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With: Pablo Picasso, Henri-Georges Clouzot, Claude Renoir
Written by: n/a
Directed by: Henri-Georges Clouzot
MPAA Rating: NR
Language: French, with English subtitles
Running Time: 78
Date: 05/04/1956

The Mystery of Picasso (1956)

3 1/2 Stars (out of 4)

Art Smart

By Jeffrey M. Anderson

When I reviewed the recent Pollock, I noted that the most interesting scenes were the creative ones in which Ed Harris simply painted. The rest of the normal bio-pic scenes, with actors screaming at each other, were cut from the same old cloth. Now here comes a film from out of the past that took my notion and ran with it. The Mystery of Picasso documents 75 minutes of Pablo Picasso (1881-1973) painting and drawing, and nothing else.

If you want to know about Picasso's childhood or what he ate for dinner or what he finds attractive in a woman, you'll have to look somewhere else. The movie doesn't even provide a commentary or an explanation as to what makes Picasso great. Amazingly, the audience members are invited to think for themselves.

The Mystery of Picasso was directed by Henri-Georges Clouzot (1907-1977), the man behind two excellent Hitchcock knockoffs, The Wages of Fear (1953) and Diabolique (1955). The cinematography is by none other than Claude Renoir (1914-1993), who shot many films for his uncle Jean Renoir, such as the gorgeous The Golden Coach (1952), and who also happens to be the grandson of the painter Auguste Renoir. These two filmmakers found a way to document Picasso painting from the rear of his canvas, so that we can watch him without his body, his arm, or his brush blocking our view.

As we watch, myriad thoughts pass through our minds. The first one is, 'My God, we're watching Picasso create! How absolutely extraordinary!' As Picasso scribbles drawing after drawing, we begin to see patterns and preferences in his work, such as his love for horses, bullfighters, naked women, dwarves and bearded painters. We see how rudimentary, almost childlike sketches are changed into great images. Our jaw drops as Picasso rubs out and changes his creations' faces again and again. Each of these faces would be lost in time had Picasso been doing a normal painting, but on film, each of the faces is preserved, in order, forever.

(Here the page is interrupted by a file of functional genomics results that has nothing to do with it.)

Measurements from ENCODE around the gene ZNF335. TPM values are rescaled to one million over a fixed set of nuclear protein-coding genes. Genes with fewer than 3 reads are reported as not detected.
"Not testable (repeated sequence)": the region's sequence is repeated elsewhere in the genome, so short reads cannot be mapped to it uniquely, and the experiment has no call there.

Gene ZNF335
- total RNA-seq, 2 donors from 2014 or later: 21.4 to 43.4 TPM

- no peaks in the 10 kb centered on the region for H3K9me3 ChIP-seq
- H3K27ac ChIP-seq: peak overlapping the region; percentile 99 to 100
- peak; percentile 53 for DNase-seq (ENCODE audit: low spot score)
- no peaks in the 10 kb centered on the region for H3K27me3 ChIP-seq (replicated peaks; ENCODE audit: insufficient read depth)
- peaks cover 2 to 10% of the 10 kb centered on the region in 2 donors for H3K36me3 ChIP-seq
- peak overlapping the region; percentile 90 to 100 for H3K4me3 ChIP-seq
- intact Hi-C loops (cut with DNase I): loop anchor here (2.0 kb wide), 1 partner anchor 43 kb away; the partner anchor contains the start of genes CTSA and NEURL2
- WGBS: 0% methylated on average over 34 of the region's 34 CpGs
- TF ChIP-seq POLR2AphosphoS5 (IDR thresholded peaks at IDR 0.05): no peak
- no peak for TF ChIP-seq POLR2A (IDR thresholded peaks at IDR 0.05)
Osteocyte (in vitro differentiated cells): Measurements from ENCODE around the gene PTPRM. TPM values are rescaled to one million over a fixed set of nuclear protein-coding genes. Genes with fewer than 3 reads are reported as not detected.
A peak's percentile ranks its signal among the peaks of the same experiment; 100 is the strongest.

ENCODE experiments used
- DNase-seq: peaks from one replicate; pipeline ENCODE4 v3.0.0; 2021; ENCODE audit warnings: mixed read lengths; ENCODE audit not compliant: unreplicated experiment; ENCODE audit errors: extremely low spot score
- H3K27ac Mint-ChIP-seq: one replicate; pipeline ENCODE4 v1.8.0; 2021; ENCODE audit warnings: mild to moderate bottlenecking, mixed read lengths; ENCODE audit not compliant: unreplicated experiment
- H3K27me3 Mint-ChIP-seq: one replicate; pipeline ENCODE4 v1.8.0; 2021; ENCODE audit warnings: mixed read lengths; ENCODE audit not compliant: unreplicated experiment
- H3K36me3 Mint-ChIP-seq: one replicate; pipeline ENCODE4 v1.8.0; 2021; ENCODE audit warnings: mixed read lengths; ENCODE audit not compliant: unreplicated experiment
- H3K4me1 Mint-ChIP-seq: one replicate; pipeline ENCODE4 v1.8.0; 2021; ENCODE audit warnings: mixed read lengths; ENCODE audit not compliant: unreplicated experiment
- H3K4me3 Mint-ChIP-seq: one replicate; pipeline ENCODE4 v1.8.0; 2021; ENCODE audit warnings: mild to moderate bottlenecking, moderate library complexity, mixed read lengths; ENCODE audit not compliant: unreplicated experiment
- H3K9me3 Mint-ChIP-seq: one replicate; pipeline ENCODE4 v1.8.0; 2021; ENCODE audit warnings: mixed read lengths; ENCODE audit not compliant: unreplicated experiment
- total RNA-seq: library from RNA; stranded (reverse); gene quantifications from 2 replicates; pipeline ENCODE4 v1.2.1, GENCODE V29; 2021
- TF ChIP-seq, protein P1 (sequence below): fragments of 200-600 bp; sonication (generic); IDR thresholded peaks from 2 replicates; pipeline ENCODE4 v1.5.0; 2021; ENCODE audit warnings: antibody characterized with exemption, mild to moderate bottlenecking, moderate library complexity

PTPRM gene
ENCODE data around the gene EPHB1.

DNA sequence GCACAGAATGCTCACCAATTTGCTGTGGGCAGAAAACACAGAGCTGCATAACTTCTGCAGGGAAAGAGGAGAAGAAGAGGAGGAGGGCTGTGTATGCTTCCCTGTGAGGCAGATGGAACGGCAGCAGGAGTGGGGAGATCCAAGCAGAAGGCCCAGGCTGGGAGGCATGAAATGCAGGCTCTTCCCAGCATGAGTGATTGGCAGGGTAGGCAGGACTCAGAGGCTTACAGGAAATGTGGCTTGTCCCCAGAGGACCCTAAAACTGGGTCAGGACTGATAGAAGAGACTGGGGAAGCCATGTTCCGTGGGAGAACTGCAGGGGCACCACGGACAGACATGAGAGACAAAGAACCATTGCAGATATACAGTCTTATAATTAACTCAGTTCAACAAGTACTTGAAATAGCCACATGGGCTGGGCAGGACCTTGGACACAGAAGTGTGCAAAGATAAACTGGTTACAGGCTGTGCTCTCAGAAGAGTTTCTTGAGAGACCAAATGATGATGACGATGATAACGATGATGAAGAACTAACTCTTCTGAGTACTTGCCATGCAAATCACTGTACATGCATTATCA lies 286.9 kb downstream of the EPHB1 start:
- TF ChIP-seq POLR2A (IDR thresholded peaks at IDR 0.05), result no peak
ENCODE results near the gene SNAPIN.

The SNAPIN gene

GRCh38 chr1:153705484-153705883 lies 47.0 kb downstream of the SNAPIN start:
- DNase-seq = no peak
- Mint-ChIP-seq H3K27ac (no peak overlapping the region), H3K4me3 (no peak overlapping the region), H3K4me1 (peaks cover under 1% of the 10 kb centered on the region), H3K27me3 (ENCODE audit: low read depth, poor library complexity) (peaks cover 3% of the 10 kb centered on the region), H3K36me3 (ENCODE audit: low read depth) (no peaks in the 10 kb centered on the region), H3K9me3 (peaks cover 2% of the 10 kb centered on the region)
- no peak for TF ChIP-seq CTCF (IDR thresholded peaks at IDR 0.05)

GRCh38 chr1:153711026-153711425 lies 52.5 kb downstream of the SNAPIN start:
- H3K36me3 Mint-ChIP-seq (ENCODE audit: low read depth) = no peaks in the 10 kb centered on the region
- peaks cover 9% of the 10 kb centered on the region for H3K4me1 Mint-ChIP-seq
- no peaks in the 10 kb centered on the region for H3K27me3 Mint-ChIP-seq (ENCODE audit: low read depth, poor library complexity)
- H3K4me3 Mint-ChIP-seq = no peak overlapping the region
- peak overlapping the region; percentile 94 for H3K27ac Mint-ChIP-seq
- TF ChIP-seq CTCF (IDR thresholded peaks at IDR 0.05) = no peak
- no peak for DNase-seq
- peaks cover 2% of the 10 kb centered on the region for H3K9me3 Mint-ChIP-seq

Clouzot shoots early set-up scenes of himself, Renoir and Picasso in black and white followed by Picasso's paintings in full color. Just before the final reel, Picasso demands, "Get me my big canvas!" and the film suddenly switches to Cinemascope. The drawings now fill a giant, wide screen. He begins with a series of criss-crossed lines that turns into a delightful beach scene. The picture gradually turns darker and the characters in it turn more desperate. Finally Picasso grows fed up with the whole thing and scraps it. It's fascinating and heartbreaking. You want to scream at him to stop.

An earlier painting magically changes from flowers to a fish to a chicken. Another transforms from a scribble of a bull's head to a dramatic painting of a powerful bull. Though the time-lapsed process takes about 10 minutes of film, Picasso states that the bull painting took him five hours.

In his 1956 review of the film, Francois Truffaut pointed out that The Mystery of Picasso offers no perspective on where these drawings fit into Picasso's canon. He suggests that Clouzot should have opened the film with a montage of completed Picassos so that we have an idea of the man's style. Truffaut also complains, and I agree with him, that Georges Auric's score at times gets too carnival-like or too dramatic and overshadows the artwork.

The works that Picasso created on camera for this film were all destroyed (whether accidentally or on purpose is not clear) so that they exist now only on film. As a result, The Mystery of Picasso remains a unique marriage of film and art. Though it's more of a fascinating experiment than a fully-realized masterpiece, it should not be missed in this radiant new print, playing at the Castro Theater today through Thursday.

DVD Details: Milestone's must-own Blu-ray release in 2021 includes some of the bonuses from its 2011 DVD, including the two commentary tracks, by Peggy Parsons, curator, Film Program at the National Gallery of Art and by Archie Rand, painter and professor of Art at Columbia University. The Alain Resnais short film is no longer here, but we do get the 26-minute "My Father: Maya's Gaze," an interview with Maya Picasso (which appears to be new), a restoration demonstration (2 minutes), and a theatrical trailer. The HD picture is truly glorious. This is highly recommended.

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